La Fanciulla del West—West End Girl

Giacomo Puccini
Kings Head Theatre

La Fanciulla del West—West End Girl
La Fanciulla del West—West End Girl

Minnie’s dilapidated café is filled with eastern Europeans, alcohol and undertones of violence—perfectly operatic. OperaUpClose has done it again with their updated La Fanciulla del West—now West End Girl. The new libretto (Robert Chevara and Kfir Yefet) is gritty, fresh and extremely colourful. Added layers of Eastern European phrases and accents complete the concept.

Minnie’s internet café also serves as a school where she educates her boys: Jack Rock, Nik, Sonora and Yuri. When not learning to be true English citizens, the boys lust over Minnie, fight and play poker. Minnie (Demelza Stafford) is overjoyed when Vik Johnson (Ben Thappa) arrives. He made her pulse race once before in a brief encounter on the Circle Line, and she’s quickly won over to invite him back to her flat.

Act two and the café is transformed into a poky tower block flat—tiny bunk-bed, wardrobe and flea market dressing table. Throughout West End Girl, director Chevara brilliantly balances hilarious moments and true desperate passion to make your spine tingle. When Johnson realises he’s sleeping in the other bunk, his reaction makes us giggle, whereas Minnie’s cries at the discovery of Johnson’s true identity are truly heart-wrenching.

Unfortunately, not all the elements are as consistently brilliant as the new concept and libretto. The show opens fantastically, with the four workers Jack Rock (Tom Stoddart), Nik (Edmund Hastings), Sonora (Simon Meadows) and Yuri (Matthew Stiff) perfectly cast. Then enters Minnie (Stafford) who has us in the palm of her hand dramatically but is vocally less appealing, struggling to pitch accurately. Ben Thappa (Johnson) doesn’t improve things, with a distinct lack of phrasing despite Puccini’s lyrical lines and acting a little hit and miss.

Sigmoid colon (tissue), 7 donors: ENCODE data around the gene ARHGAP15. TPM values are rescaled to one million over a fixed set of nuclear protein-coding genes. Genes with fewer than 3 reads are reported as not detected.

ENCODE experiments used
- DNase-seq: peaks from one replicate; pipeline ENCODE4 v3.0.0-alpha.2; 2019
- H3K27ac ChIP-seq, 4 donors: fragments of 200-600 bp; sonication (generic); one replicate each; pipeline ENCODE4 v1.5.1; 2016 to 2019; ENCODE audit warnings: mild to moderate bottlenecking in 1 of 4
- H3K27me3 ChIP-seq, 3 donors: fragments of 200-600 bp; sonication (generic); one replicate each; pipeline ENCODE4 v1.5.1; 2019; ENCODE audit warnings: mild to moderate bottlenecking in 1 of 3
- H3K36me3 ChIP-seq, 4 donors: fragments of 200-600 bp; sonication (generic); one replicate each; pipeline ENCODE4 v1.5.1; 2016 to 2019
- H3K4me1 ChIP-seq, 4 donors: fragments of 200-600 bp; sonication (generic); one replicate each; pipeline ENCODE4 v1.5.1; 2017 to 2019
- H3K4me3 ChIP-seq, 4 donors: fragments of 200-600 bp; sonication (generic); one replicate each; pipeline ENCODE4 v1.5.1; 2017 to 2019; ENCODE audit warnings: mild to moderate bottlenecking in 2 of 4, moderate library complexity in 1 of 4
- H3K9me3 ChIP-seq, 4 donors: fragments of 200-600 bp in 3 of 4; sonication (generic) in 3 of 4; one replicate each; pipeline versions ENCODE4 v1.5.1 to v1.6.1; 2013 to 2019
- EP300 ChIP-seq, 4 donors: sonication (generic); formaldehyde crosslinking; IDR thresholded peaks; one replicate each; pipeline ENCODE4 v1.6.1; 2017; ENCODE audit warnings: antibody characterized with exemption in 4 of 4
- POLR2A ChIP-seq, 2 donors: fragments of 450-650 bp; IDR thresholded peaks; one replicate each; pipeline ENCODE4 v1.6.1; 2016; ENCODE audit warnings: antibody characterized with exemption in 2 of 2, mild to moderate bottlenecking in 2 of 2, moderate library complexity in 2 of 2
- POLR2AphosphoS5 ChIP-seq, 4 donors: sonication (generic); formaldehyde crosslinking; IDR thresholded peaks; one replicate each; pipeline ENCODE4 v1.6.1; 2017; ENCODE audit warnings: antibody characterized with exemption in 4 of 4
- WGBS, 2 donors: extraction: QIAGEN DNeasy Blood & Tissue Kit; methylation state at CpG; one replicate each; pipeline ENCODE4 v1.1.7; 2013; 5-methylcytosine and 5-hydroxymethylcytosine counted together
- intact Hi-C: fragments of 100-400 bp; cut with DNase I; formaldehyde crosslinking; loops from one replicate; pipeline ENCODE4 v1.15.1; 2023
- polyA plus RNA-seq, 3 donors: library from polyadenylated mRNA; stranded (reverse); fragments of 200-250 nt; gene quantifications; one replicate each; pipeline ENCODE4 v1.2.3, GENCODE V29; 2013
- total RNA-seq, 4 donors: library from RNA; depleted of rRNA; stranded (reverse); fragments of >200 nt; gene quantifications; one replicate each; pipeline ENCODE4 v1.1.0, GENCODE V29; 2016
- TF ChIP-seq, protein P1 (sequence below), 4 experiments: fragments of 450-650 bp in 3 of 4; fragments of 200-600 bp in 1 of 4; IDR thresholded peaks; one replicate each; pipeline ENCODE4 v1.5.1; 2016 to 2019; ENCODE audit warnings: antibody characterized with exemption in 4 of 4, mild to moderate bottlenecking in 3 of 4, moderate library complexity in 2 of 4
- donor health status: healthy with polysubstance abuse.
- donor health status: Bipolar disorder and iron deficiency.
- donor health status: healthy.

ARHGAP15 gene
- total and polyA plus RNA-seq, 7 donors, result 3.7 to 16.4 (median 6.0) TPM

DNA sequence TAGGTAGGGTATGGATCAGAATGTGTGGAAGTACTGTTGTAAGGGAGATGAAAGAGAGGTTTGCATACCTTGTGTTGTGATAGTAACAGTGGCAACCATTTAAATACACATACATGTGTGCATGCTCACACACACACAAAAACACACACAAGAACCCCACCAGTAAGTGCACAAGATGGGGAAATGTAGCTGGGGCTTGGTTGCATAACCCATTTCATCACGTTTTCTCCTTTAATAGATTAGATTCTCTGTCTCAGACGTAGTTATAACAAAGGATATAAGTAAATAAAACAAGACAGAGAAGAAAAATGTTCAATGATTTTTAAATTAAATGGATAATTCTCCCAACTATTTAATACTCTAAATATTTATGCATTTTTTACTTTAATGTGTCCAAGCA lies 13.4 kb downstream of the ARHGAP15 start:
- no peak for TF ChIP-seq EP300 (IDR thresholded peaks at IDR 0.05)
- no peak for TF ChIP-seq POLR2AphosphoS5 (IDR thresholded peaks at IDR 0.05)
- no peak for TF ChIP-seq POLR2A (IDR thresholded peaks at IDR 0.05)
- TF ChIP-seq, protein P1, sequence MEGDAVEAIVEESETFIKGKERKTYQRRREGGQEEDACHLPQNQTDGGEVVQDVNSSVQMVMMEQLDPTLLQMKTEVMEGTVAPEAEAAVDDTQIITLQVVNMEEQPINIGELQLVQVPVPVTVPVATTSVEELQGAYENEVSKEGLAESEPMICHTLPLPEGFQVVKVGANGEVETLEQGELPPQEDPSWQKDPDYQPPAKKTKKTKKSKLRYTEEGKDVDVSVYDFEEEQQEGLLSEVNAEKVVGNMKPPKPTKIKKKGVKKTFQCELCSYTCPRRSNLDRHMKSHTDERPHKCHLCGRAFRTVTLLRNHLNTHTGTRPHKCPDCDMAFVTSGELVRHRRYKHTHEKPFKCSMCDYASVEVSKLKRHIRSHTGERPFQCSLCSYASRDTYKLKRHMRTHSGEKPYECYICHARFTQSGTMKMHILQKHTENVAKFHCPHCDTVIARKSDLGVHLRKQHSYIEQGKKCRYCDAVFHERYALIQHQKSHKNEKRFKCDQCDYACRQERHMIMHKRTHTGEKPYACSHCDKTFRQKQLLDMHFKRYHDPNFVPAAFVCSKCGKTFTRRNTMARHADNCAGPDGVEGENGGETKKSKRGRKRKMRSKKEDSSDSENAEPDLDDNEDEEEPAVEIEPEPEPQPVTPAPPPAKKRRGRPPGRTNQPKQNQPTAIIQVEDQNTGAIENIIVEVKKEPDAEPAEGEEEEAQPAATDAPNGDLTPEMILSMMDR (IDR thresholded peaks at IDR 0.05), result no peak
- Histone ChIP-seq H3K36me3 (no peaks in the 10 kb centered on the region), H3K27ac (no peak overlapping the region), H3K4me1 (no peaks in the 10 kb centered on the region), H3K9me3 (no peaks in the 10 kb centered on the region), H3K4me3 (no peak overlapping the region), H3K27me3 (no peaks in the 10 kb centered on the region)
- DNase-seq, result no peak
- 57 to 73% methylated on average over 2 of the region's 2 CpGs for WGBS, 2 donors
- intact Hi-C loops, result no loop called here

In comparison, Tom Stoddart (Jack Rock) is utterly terrifying—truly believable as a slimy bossman with a rich vocal tone. His steel-edged expression never falters, and with each desperate play for Minnie you see more depths of his intimidating persona. Edmund Hastings is also a young singer to watch with a beautiful, unforced tenor voice and fantastic acting.

The proximity to the action means when the singers choose to project, you can feel their pain and anguish searing straight through you. The audience held their breath as Johnson was dragged out to die, hands bound, head covered. This level of intimacy demands that you are dragged right into the action too—OperaUpClose certainly lives up to its name. Their aim is genre accessibility, and, judging by the audience demographic, they’re certainly heading in the right direction.

With far more performances jammed in than the Royal Opera House, the lead roles are double-cast for West End Girl. This gives hope that on another night perhaps the roles of Johnson and Minnie could be more evenly matched in this impressive cast. Whatever you do, don’t miss the any of the others though or you’ll pass up on truly outstanding performances, in what is otherwise an outstanding new opera.

Reviewer: Louise Lewis

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